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Old 07-29-2012, 03:41 PM   #1
brewmastertim
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Default Brewing with veggies

Has anybody tried dry hopping with chillies?

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Old 07-29-2012, 06:36 PM   #2
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Yes. I did chipotle in the secondary. Used about 1 oz for a 5 gallon batch. Got a lot of the smoke and hotness out of it.

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Old 07-29-2012, 06:59 PM   #3
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Quote:
Originally Posted by DrawTap88
Yes. I did chipotle in the secondary. Used about 1 oz for a 5 gallon batch. Got a lot of the smoke and hotness out of it.
Did you boil the chipotle before you added them?
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Old 07-29-2012, 07:47 PM   #4
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Probably soaked in vodka. I've seen a lot of threads stating that.

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Old 07-29-2012, 07:53 PM   #5
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Neither. I just dropped them in.

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Old 07-29-2012, 09:46 PM   #6
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Chilies are fruit, technically.

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Old 07-30-2012, 03:10 AM   #7
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Thanks for the tips I'll let you know how it works out.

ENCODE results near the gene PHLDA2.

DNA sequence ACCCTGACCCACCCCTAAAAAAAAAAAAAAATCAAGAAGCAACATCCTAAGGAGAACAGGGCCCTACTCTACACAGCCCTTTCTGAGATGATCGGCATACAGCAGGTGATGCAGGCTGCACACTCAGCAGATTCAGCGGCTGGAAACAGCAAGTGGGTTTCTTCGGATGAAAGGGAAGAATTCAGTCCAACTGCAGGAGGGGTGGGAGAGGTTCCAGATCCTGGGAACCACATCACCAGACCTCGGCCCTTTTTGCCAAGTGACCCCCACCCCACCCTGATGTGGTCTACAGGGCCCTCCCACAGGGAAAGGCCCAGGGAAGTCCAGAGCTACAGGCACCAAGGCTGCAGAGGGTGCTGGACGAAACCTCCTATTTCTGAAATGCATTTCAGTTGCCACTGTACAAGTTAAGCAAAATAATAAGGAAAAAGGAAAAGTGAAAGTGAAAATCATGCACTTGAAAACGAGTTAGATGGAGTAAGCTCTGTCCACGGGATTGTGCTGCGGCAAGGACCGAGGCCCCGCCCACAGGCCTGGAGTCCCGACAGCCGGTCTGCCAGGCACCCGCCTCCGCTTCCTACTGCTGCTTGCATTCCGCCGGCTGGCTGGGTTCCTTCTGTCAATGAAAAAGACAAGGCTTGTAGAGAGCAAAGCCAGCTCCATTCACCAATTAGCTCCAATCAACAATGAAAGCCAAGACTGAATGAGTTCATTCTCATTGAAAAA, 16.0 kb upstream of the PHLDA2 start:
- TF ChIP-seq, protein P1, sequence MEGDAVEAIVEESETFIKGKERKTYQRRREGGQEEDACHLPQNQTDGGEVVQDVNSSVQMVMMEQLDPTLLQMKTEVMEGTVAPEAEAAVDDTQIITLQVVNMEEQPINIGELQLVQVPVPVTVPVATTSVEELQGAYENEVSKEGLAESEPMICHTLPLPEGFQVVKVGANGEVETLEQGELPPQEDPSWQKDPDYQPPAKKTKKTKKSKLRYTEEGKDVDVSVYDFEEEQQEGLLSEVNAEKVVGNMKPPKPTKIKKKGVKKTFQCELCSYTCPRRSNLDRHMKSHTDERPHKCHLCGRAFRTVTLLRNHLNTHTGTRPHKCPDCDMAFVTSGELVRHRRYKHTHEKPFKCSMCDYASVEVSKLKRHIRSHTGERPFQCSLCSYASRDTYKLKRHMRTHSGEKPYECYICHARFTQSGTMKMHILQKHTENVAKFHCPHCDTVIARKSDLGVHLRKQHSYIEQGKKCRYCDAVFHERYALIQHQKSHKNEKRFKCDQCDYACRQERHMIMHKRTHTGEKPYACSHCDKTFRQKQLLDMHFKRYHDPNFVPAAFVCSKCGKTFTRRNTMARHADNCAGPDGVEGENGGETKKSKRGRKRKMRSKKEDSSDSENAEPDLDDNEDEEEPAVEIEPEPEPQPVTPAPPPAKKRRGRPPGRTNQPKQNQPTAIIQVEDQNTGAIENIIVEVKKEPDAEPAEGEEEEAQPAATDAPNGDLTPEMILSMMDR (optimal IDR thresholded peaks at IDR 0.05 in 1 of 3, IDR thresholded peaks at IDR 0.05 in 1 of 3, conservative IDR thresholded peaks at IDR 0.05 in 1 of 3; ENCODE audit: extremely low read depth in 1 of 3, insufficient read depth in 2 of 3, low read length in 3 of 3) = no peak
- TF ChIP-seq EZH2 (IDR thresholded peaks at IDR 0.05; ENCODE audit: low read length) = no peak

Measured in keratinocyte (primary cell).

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Old 08-05-2012, 04:38 AM   #8
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Quote:
Originally Posted by TimpanogosSlim
Chilies are fruit, technically.
But they are considered a veggie by the U.S
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Old 08-05-2012, 04:49 AM   #9
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Quote:
Originally Posted by brewmastertim View Post
But they are considered a veggie by the U.S
So is ketchup. Doesn't make it right.

But really, chilies are fruit. If you were a bird, and thus immune to the effects of capsinoids, all you would taste in one is sweet. Which is why they are so spicy. This plant selected it's seed spreader by making itself inedible to everything but birds and humans.

Tomatoes are technically fruit too, but not to the extent that chilies are.
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Old 08-08-2012, 07:25 PM   #10
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Quote:
Originally Posted by TimpanogosSlim

So is ketchup. Doesn't make it right.

But really, chilies are fruit. If you were a bird, and thus immune to the effects of capsinoids, all you would taste in one is sweet. Which is why they are so spicy. This plant selected it's seed spreader by making itself inedible to everything but birds and humans.

Tomatoes are technically fruit too, but not to the extent that chilies are.
Agreed
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